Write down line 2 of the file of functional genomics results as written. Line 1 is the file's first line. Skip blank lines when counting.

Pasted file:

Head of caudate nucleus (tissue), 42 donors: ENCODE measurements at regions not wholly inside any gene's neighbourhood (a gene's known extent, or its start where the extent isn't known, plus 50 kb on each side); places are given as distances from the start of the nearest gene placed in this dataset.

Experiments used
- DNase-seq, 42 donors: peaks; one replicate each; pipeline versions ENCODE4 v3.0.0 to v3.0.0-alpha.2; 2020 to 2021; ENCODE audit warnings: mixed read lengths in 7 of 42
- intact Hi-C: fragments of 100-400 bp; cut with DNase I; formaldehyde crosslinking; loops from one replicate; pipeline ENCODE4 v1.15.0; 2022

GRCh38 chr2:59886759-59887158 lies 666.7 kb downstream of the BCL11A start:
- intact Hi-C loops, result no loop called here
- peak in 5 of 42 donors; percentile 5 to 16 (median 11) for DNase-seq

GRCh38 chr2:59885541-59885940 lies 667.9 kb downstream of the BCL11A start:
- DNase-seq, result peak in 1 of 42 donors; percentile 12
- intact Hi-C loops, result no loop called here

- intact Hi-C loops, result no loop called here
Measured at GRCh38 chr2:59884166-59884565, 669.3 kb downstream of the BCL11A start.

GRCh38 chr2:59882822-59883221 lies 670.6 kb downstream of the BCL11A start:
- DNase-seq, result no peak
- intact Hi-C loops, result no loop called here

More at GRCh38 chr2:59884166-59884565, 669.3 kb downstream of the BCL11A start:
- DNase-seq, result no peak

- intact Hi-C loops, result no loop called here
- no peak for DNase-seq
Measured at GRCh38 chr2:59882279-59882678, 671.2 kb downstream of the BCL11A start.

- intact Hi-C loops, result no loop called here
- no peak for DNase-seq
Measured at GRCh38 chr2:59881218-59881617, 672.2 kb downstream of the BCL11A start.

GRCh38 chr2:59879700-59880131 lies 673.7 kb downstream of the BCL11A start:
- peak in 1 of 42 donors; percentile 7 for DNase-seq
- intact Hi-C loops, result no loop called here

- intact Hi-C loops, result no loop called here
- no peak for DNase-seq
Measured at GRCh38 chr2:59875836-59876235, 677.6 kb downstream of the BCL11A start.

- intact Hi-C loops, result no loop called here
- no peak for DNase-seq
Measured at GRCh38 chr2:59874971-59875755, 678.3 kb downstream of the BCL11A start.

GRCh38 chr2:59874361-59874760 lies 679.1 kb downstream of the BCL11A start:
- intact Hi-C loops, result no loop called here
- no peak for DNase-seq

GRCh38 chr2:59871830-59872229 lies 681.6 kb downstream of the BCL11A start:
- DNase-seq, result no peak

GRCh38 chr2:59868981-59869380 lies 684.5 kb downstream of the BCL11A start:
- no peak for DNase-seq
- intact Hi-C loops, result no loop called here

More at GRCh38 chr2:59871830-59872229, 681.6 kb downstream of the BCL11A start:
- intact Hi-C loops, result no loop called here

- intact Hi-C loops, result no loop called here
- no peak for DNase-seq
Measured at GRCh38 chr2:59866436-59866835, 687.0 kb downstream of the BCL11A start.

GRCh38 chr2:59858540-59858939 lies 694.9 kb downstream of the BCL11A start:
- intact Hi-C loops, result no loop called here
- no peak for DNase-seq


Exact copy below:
Experiments used